And storage virtualization reduces something else too – cost. Our customers report that virtualizing their storage devices and servers saves them about half a million dollars a year. It doesn’t take a careful comparison to realize that kind of savings is a good choice.
Yesterday Searchstorage.com published a Q&A with Curtis Preston, widely known as Mr. Backup. The topic was around the use of snapshot technology for data backups – basically a look at the increased use of SAN-based technology as an alternative or complement to traditional backup solutions.
Curtis brings some great points to the discussion and argues that, if you want better backup, snapshots is the way to go. I tend to agree with him. I’ll try to answer some of the questions that he leaves open, since the question of backup transformation is probably broader than I can cover in one or even a few blogs. The poignant fact that Curtis points out at the end of the Q&A is this: “…the backup and recovery space moves at a glacial pace. Backup people, by nature, are paranoid.” Therefore, I think it’s up to us as a collective – vendors, subject matter experts, and industry analysts in conjunction with end users – to redefine that space.
Welcome to virtual reality! Now that virtualization is real, it’s time for us to talk about the reality behind its application. We are all excited about how virtualization is changing the IT world – providing better resource utilization, cost reductions, faster provisioning, automation, higher availability, and better mobility. It all sounds good – no it actually sounds great – and the technology is completely transforming the way we design data centers and define business processes. Now that we’ve seen the benefits that server virtualization brought to the table, the next logical application is desktop virtualization. The concept is bringing a new approach to enterprise-wide desktop deployments that is aimed at providing a better end-user and administrator experience than physical desktops: lowering the cost of acquisition and management while offering a highly scalable, easy to deploy, and fully protected desktop environment. Nevertheless, this consolidation raises new challenges in terms of compute resource allocation and granular data protection and recovery processes – this is where virtual reality starts.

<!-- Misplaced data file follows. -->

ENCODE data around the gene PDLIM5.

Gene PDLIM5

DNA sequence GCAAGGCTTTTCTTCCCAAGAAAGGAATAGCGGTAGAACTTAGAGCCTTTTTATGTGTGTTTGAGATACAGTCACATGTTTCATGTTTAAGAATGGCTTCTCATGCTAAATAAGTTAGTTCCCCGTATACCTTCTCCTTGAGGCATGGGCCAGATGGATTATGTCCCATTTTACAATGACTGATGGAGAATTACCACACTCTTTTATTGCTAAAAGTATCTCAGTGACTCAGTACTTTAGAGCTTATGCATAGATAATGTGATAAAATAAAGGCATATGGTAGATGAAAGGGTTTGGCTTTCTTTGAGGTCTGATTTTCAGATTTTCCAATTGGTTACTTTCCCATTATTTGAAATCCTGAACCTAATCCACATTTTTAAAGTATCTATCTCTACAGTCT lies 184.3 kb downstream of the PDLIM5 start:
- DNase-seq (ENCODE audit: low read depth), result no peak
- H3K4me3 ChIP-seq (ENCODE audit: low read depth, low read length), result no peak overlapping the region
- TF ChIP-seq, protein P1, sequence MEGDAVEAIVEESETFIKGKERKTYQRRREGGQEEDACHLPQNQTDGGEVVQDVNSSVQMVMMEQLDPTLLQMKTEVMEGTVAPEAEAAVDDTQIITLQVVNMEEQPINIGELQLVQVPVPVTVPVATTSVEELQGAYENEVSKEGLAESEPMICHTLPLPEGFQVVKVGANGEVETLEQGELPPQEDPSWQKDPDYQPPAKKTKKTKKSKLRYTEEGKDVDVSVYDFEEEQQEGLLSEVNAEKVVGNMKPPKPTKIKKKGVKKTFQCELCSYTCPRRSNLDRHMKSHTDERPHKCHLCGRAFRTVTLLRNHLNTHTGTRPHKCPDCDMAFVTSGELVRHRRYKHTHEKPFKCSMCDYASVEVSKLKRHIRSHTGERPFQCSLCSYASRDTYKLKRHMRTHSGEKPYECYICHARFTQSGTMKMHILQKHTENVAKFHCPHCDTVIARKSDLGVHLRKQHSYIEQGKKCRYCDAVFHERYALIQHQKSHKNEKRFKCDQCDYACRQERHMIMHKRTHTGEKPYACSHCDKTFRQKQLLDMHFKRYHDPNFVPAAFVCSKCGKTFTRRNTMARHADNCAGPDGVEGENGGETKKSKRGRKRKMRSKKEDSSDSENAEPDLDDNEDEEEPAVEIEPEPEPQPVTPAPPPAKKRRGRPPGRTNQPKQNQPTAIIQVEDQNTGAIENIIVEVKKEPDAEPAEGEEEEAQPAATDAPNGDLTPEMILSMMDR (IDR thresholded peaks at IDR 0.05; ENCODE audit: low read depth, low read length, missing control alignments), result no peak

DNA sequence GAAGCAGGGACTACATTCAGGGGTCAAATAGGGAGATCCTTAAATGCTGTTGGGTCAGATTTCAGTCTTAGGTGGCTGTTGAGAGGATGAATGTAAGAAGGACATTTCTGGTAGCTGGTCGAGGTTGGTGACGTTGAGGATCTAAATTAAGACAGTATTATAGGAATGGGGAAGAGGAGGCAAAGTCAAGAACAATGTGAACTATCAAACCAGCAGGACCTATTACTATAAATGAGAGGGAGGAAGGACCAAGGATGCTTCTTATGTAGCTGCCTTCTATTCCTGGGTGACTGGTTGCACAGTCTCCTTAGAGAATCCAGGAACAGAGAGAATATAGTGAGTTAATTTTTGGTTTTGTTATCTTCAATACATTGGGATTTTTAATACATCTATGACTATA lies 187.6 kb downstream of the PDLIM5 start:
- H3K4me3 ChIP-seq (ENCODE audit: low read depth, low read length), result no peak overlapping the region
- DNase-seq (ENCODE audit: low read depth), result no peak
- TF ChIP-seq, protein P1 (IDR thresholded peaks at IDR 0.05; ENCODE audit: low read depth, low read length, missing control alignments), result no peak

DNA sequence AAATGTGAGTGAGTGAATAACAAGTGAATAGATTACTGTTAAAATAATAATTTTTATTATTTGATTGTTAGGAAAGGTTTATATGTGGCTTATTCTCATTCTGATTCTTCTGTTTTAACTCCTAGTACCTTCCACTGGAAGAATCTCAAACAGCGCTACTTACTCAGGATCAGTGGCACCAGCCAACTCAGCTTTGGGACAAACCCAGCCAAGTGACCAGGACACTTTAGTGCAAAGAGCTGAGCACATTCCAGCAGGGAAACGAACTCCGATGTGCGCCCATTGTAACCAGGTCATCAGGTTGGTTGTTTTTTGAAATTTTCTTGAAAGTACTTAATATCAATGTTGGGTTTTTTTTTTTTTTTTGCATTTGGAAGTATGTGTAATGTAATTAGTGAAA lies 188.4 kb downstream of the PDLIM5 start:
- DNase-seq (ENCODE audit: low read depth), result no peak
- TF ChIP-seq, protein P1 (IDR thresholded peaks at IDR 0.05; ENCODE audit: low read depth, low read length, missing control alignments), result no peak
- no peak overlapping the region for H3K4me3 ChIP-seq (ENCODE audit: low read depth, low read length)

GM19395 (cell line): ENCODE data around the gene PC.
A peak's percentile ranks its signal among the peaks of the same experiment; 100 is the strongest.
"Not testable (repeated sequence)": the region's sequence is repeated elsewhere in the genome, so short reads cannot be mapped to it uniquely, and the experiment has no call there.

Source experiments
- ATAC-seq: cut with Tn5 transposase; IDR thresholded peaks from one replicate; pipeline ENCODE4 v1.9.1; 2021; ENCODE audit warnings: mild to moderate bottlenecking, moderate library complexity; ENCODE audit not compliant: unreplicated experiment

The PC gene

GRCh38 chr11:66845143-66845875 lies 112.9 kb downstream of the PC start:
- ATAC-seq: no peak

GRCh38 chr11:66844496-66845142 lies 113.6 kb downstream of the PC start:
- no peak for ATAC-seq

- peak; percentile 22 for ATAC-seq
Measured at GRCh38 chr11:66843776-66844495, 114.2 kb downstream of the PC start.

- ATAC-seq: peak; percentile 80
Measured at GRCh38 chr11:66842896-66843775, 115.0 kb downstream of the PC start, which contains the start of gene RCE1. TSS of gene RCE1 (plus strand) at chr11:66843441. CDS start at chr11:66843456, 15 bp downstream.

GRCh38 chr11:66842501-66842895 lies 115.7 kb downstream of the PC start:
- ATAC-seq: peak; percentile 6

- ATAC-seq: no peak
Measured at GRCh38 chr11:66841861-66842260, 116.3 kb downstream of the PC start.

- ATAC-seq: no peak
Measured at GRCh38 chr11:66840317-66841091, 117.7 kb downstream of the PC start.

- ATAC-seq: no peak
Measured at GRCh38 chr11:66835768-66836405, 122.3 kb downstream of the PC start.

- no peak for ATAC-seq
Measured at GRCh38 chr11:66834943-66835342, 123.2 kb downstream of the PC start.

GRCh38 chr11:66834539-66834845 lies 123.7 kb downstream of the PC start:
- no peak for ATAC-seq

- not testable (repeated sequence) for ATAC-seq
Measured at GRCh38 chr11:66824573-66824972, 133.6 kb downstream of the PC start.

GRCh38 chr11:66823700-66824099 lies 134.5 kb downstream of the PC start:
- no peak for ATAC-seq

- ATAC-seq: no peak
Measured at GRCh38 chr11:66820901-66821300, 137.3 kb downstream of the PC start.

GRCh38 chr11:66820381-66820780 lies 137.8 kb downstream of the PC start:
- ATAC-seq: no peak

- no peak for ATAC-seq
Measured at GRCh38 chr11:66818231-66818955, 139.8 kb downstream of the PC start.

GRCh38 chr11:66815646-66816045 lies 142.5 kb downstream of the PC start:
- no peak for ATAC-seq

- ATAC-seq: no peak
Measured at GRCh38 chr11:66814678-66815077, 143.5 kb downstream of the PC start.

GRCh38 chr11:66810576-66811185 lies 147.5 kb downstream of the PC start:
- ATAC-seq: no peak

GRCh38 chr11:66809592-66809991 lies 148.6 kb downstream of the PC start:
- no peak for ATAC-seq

Last month, I wrote a couple of blogs about the benefits and challenges of SSD, along with some advice for companies that want to take advantage of this technology’s speed without falling victim to its potential cost or management challenges.
It seems that more and more businesses are grappling with this issue and piecing together ways to adopt SSD despite its dramatically steeper price.The difference in transactional throughput and latency between solid-state memory and traditional disk is equally dramatic and makes the move to SSD attractive, even for small to mid-size companies.
Recently, in pursuit of OMB's federal data center consolidation initiative, many government agencies have focused on realizing the benefits of virtualization to better leverage existing budgets by consolidating physical infrastructure and commoditizing their server hardware through the use of virtual servers. Software and hardware vendors have been very focused on selling the benefits of server virtualization.What many agencies don't realize is that they are missing the other half of the story -- Storage virtualization, and a huge opportunity to increase overall efficiency and generate substantial savings, while optimizing asset utilization and improving data mobility.